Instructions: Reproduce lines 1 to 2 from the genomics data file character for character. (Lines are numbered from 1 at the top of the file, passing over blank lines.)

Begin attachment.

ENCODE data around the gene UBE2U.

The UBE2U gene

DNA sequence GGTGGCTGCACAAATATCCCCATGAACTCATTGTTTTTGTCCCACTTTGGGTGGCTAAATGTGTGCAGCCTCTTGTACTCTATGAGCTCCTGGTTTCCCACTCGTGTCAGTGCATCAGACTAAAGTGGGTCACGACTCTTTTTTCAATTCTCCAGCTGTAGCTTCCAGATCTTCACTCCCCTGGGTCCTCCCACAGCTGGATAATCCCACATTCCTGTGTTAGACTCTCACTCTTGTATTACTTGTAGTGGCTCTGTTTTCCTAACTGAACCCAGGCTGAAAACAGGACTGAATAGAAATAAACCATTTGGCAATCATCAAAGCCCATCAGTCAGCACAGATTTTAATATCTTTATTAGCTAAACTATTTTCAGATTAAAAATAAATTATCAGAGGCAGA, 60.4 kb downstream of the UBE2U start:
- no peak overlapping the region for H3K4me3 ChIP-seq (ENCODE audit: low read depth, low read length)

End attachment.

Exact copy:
ENCODE data around the gene UBE2U.

The UBE2U gene